Last year was fairly dismal for the hedge fund industry, almost any way you slice it.
But according to a new report, one sector did remarkably well: hedge funds managed by women.
An index from the professional services firm Rothstein Kass showed that female hedge fund managers produced a return of 8.95 percent through the third quarter of 2012. By contrast, the HFRX Global Hedge Fund Index, released by Hedge Fund Research, logged a 2.69 percent net return through September.
Rothstein Kass’s latest annual survey of women in alternative investments, to be released on Thursday, found that female managers had a strong track record of returns. The report, reflecting the responses of 366 senior women in the alternative investment industry, illustrates a persistent gender disparity on Wall Street while highlighting the achievements of successful women.
Female financiers can have particular advantages over their male counterparts, including being more risk-averse and better able to avoid volatility, the report says. The Rothstein Kass hedge fund index, based on 67 hedge funds with female owners or managers, may be a case in point.
“Investing in these types of funds is a smart business decision, rather than one that just feels good,” Meredith Jones, a director at Rothstein Kass and the author of the report, said in a statement.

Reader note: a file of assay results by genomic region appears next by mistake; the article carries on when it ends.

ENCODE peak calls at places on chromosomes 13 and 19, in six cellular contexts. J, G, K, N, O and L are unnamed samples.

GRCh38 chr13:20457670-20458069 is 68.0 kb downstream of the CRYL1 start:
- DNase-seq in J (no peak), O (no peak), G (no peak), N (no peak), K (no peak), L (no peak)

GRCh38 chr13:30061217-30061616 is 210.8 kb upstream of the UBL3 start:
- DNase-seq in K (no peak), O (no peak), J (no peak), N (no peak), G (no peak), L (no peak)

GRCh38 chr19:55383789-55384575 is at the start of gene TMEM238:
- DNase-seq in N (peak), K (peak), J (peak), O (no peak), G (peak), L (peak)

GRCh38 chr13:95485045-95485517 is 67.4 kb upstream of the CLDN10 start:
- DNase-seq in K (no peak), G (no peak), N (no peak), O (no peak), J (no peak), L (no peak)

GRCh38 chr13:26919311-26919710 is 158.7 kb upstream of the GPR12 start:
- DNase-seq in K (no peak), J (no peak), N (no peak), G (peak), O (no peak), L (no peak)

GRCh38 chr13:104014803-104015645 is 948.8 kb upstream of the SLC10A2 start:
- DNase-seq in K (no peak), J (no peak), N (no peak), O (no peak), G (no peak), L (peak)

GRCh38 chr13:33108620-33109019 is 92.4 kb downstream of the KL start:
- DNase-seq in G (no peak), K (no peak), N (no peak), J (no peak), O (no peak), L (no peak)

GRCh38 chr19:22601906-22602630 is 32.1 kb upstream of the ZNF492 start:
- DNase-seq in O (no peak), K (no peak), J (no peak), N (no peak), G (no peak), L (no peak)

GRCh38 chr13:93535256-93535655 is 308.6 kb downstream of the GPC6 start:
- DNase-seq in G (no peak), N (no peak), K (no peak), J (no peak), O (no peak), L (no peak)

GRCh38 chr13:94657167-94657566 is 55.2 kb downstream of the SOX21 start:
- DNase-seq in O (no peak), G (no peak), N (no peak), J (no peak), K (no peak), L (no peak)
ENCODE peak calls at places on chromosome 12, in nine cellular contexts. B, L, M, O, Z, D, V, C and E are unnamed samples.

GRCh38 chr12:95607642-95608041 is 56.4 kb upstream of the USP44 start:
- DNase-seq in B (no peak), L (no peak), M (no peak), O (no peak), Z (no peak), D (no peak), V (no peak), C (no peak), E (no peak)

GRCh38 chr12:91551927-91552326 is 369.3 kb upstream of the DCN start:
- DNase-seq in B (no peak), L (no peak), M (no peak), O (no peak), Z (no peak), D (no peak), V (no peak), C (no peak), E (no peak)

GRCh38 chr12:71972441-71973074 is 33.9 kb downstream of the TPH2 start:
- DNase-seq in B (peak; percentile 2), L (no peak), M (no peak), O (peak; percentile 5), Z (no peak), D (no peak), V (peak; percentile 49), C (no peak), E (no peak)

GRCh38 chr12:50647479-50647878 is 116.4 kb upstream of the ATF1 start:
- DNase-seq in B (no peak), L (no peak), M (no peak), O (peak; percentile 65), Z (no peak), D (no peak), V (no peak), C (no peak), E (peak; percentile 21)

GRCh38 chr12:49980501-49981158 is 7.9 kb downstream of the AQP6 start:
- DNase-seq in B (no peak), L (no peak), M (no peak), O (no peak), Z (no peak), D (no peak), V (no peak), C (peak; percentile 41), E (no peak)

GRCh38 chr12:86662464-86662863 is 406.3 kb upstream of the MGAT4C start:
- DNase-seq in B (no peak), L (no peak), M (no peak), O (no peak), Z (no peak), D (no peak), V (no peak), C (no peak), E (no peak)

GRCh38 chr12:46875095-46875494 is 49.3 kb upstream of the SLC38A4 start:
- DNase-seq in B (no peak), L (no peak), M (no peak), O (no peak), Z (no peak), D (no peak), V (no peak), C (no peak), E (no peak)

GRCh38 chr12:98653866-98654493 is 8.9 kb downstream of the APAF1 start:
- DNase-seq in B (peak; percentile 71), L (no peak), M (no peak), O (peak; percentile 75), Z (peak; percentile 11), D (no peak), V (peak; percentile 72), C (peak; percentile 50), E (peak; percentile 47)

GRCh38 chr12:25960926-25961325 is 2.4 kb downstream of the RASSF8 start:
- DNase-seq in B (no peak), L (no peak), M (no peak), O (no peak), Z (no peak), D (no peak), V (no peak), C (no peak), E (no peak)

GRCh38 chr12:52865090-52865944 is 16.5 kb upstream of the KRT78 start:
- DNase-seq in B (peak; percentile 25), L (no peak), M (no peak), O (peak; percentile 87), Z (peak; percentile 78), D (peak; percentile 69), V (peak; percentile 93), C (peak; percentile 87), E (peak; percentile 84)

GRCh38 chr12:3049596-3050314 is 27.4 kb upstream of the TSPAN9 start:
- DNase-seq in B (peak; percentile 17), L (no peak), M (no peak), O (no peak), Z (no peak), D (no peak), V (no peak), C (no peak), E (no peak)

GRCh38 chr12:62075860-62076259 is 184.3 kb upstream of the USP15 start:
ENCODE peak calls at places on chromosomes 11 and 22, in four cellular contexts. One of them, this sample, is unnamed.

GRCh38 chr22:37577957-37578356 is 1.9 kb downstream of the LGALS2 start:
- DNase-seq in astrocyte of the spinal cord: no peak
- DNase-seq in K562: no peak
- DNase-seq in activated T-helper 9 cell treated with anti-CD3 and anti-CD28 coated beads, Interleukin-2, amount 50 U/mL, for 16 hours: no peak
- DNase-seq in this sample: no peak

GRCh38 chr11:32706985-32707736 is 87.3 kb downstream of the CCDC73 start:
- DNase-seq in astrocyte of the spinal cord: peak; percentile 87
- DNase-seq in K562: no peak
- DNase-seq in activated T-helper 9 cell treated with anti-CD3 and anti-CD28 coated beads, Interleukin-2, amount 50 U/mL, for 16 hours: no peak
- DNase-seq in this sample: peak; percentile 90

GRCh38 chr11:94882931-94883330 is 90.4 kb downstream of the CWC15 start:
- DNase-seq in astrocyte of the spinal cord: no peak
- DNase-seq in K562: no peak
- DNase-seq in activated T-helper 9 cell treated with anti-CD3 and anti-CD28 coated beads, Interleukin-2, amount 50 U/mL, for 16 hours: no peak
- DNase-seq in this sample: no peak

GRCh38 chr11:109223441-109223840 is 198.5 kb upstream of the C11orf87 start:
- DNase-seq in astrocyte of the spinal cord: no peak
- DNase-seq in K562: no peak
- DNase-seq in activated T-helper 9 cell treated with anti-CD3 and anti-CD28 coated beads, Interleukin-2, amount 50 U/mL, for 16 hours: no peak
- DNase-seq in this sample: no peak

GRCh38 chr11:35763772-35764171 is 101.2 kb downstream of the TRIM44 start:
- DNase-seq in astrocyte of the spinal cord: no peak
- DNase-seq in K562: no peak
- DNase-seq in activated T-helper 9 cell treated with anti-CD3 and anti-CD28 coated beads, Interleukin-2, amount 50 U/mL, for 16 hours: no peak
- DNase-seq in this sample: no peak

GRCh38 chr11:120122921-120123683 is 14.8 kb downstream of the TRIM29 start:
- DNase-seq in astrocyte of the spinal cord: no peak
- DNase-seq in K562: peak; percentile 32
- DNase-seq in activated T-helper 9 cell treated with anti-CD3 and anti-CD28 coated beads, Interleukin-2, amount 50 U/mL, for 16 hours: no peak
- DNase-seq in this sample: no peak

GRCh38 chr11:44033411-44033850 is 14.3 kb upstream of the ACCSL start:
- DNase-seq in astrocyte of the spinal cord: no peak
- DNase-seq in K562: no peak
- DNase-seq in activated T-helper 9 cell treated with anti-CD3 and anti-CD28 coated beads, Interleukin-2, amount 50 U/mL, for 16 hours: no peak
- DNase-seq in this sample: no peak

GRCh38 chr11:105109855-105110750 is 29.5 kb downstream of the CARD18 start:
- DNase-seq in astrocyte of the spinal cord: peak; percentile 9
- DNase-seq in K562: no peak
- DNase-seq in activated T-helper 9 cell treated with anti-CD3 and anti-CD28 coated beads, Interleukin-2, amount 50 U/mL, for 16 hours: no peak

But such funds comprise a minority. Only 16 percent of the survey respondents said their firms were owned or managed by women. Of the respondents from hedge funds, 16.8 percent fell into this category, while 13 percent of those in venture capital and 12 percent of those in private equity said women were in charge.
The survey found that 18 percent of the firms surveyed had female chief investment officers, and 16 percent had chief executives who were women.
The reasons for the gap? Women in the alternative investment industry lack opportunities to prove themselves, and some become discouraged, the respondents said. “Old boys’ club” was a phrase that multiple respondents used.
“Alternative investment industry events are one of the few places outside of certain sporting events where you are more likely to see a line outside the men’s room than the ladies’ room,” the report says.
Still, 59 percent of the women surveyed said they believed there would be more women in their industry in 2013 and beyond. And more fund start-ups will be run by women, 45 percent of the respondents said.
For the women who have found success, mentoring the next generation is crucial, said Kelly Easterling, an audit principal at Rothstein Kass who contributed to the report.
“We all have a responsibility as women,” she said, “to go out and mentor other women and encourage them to continue in the industry.”